A signal is likely required to transmit nutrient status from shoots to roots for the absorption of a variety of nutrients (Forde, 2002). For iron, indirect evidence indicates the existence of a long-distance signal. Vert et al. (2003) proposed a promotive model and a repressive model concerning the mechanism of the signal of iron uptake in Arabidopsis thaliana. In the promotive model, a signal generated in leaves is sent to roots and induces the expression of iron uptake genes under the iron-deficient condition; however, the signal is not sent to roots when iron is sufficient. In the repressive model, iron-sufficient shoots constitutively express a signal, which suppresses the root iron uptake response; the signal disappears under the iron-deficient condition.
Several hormones are involved in the iron-deficient signaling in strategy I plants, such as ethylene, auxin and NO, which increase significantly under iron deficiency (Romera et al., 1992; Lucena et al., 2006; Graziano and Lamattina, 2007; Chen et al., 2010; García et al., 2010, 2011; Bacaicoa et al., 2011; Lingam et al., 2011; Meiser et al., 2011; Ramírez et al., 2011). However, for plants that use strategy II, information on the signaling molecules that respond to iron deficiency is limited (Wu et al., 2011). In rice, brassinosteroids negatively regulate the iron-related genes under iron deficiency, and jasmonate pathway signaling is activated in the early stage of iron deficiency in rice roots (Wang et al., 2015; Kobayashi et al., 2016).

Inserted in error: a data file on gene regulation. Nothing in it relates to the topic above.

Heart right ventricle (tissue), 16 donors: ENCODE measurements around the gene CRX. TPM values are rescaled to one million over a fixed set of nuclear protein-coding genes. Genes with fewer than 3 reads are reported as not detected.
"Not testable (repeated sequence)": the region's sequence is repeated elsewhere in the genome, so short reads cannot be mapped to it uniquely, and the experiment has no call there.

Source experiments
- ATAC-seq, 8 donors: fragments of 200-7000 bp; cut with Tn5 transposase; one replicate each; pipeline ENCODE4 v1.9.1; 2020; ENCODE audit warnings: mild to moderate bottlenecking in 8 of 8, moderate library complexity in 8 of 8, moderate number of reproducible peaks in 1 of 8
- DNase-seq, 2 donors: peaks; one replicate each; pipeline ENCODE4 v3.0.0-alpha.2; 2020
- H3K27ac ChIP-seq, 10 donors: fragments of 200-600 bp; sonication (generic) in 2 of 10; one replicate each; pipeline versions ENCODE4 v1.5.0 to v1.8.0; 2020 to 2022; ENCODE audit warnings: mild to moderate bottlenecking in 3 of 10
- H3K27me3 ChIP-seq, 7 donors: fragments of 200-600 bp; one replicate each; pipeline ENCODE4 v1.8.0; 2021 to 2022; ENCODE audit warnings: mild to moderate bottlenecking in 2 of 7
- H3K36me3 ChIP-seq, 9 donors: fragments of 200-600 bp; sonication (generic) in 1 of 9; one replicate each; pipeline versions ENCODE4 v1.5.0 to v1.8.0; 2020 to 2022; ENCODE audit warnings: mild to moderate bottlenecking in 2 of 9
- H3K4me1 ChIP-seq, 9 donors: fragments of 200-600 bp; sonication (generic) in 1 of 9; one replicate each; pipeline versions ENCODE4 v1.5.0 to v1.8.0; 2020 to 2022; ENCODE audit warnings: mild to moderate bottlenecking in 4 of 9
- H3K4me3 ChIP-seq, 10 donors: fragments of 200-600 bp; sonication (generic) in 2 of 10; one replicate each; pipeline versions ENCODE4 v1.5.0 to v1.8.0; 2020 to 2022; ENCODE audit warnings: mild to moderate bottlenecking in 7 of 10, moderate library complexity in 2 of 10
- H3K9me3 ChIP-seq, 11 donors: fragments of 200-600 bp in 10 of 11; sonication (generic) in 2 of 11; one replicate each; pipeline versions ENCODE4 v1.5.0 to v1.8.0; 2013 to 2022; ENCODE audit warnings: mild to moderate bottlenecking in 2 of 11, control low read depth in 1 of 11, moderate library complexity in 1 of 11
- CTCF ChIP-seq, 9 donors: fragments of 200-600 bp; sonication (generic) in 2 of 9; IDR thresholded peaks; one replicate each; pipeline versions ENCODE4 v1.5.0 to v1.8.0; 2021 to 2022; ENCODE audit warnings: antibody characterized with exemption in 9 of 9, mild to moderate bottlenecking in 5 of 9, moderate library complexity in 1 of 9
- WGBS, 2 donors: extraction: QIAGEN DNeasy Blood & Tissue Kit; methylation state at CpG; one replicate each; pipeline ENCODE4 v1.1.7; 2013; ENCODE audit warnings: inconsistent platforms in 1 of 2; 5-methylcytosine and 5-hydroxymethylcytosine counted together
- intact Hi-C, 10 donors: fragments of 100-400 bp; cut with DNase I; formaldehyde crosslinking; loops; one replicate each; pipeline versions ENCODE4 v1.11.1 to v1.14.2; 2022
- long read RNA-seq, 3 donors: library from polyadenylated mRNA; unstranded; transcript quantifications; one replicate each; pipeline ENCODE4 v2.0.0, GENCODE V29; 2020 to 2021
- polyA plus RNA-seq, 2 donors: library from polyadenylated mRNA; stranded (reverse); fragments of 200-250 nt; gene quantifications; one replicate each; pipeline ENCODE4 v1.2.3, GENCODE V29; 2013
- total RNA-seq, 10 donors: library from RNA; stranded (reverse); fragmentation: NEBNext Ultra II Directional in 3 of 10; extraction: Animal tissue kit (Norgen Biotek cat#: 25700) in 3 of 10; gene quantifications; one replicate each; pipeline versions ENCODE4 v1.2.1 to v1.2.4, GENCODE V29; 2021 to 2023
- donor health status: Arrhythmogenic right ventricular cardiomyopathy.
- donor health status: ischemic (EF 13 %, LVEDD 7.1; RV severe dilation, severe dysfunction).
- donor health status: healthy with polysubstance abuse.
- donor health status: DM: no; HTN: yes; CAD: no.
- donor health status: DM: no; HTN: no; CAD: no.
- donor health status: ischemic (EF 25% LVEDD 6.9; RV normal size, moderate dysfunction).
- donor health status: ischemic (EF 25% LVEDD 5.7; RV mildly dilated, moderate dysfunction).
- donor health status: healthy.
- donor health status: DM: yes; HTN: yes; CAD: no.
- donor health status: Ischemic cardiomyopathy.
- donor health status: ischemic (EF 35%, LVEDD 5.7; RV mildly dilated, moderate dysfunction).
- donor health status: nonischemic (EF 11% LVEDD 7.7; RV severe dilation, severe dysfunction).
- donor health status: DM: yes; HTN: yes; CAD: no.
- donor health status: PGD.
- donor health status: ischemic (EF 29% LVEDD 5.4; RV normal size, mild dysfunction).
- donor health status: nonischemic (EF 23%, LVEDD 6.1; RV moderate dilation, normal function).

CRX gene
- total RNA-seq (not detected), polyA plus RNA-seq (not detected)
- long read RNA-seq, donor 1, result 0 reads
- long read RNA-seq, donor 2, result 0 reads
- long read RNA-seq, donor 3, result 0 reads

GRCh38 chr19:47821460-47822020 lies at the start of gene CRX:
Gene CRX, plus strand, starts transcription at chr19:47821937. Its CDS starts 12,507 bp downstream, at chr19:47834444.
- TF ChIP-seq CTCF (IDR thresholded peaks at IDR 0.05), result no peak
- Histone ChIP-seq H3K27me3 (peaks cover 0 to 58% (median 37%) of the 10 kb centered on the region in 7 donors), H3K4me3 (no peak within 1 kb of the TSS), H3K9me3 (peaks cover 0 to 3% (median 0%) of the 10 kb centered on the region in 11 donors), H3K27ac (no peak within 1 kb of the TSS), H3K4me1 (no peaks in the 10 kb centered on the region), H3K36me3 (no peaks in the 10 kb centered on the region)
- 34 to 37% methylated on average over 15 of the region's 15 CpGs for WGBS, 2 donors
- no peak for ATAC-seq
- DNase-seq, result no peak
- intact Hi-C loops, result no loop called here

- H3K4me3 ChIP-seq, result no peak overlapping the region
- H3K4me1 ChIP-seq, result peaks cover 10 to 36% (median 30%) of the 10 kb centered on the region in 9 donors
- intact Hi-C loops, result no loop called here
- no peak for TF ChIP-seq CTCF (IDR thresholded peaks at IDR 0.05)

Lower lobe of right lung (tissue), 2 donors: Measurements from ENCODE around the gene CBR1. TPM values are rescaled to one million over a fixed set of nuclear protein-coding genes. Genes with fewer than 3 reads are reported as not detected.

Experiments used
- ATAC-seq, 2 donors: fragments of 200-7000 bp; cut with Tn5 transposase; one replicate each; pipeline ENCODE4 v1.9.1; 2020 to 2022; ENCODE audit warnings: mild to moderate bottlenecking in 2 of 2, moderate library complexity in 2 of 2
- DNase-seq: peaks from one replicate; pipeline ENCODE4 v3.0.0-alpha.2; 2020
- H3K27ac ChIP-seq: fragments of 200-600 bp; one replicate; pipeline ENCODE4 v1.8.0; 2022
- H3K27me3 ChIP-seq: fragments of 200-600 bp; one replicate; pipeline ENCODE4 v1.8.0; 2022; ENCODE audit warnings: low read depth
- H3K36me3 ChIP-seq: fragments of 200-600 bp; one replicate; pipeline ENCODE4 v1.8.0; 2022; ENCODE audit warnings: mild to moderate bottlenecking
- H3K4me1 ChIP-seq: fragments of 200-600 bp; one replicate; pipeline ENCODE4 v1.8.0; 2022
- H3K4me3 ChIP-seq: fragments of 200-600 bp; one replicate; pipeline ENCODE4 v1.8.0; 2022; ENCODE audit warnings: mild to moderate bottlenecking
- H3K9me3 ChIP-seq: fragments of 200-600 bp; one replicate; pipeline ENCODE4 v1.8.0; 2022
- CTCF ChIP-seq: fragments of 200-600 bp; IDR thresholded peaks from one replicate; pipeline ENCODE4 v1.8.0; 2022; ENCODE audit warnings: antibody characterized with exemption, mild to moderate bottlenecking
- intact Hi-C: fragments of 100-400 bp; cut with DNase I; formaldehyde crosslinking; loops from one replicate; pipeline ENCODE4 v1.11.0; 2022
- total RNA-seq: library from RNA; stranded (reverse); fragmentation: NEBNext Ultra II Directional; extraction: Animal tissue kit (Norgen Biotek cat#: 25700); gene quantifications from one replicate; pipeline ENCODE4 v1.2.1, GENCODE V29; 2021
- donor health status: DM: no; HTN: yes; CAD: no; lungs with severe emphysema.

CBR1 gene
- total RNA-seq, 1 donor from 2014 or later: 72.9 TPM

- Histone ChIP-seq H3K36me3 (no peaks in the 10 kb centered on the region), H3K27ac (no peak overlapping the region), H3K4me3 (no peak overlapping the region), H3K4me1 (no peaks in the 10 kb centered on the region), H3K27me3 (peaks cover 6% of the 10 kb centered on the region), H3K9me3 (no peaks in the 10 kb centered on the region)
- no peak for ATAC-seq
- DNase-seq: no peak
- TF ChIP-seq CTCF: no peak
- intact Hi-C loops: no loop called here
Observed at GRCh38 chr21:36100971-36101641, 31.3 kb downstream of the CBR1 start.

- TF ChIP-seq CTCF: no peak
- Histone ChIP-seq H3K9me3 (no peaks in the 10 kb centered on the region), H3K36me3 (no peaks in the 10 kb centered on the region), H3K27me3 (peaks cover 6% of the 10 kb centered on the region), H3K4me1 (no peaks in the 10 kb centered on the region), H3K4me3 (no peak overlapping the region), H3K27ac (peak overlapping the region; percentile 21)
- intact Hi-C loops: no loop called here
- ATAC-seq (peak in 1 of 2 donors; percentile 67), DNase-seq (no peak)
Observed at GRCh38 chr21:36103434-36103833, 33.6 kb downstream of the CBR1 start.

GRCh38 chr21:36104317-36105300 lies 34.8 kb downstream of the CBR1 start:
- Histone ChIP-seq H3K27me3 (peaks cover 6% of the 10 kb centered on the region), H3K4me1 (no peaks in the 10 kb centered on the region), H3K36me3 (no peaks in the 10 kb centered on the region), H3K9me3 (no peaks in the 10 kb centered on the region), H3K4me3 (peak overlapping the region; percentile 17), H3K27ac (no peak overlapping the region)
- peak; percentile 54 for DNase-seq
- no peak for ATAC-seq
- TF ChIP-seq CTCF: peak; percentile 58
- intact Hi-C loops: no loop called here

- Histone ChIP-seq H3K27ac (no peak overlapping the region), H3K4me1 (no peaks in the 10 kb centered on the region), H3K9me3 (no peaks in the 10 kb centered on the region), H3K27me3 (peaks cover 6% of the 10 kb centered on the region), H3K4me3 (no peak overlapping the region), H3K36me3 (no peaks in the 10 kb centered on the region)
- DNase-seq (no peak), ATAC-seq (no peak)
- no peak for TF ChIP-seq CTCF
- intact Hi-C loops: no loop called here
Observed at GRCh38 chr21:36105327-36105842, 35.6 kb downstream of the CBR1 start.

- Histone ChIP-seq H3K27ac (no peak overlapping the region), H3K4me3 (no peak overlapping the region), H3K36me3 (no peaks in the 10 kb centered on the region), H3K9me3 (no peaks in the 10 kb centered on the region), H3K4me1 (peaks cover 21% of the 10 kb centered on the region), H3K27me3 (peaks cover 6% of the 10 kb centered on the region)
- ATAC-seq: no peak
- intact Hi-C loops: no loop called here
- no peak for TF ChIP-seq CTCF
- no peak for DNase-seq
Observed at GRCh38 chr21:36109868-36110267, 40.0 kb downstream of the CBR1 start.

In this study, we found the distribution of iron caused different physiological responses to iron deficiency in different rice genotypes, including those of leaf and root ultrastructure, photosynthesis and ROS system. Furthermore, split root and shoot removal experiments were used to determine whether the regulation of iron-induced gene expression in the roots was promotive or repressive and which part of the shoot generated the signal. The expression of iron regulated marker genes were also investigated. We proposed that long-distance signals were generated in shoots associated with the regulation of iron uptake from roots, and that the signal strength was highly correlated with functional leaves.
Materials and Methods
Two indica rice cultivars H 9405 and Yang 6 were used in this study. H 9405 is a Fe-enriched cultivar, whereas Yang 6 is a low-Fe seed accumulation cultivar (Table 1).
Seeds of the two varieties were soaked and pre-germinated for 72 h in the dark. Germinated seeds were selected and transferred to plastic containers filled with moist quartz sand. Plants were grown for 2 weeks before transplanting into 7 L plastic containers filled with half-strength Yoshida’s rice nutrient solution (Yoshida et al., 1976) for 1 week and then were grown in a complete modified Yoshida’s rice nutrient solution for another 2 weeks (Zhao et al., 2012). Complete strength nutrient solutions contained 10 mg L-1 NaH2PO4 •2H2O, 40 mg L-1 K2SO4, 40 mg L-1 CaCl2, 40 mg L-1 MgSO4 •7H2O, 0.5 mg L-1 MnCl2 •4H2O, 0.05 mg L-1 (NH4)6 •Mo7O242H2O, 0.2 mg L-1 H3BO3, 0.01 mg L-1 ZnSO4 •7H2O, 0.01 mg L-1 CuSO4 •5H2O, and 2.0 mg L-1 Fe(III)-EDTA and 10 mg L-1 N (the concentration of N was maintained by NH4NO3). Then, rice plants were grown under Fe-deficient (0) and Fe-sufficient (2.0 mg L-1) conditions. The pH was adjusted to 5.0 ± 0.2 with HCl to maintain identical conditions. We refreshed the hydroponic solution every 2 days. For the samples for ROS enzymes, leaves and roots were harvested after 2 weeks of the treatments and were frozen in liquid nitrogen and stored at -70°C.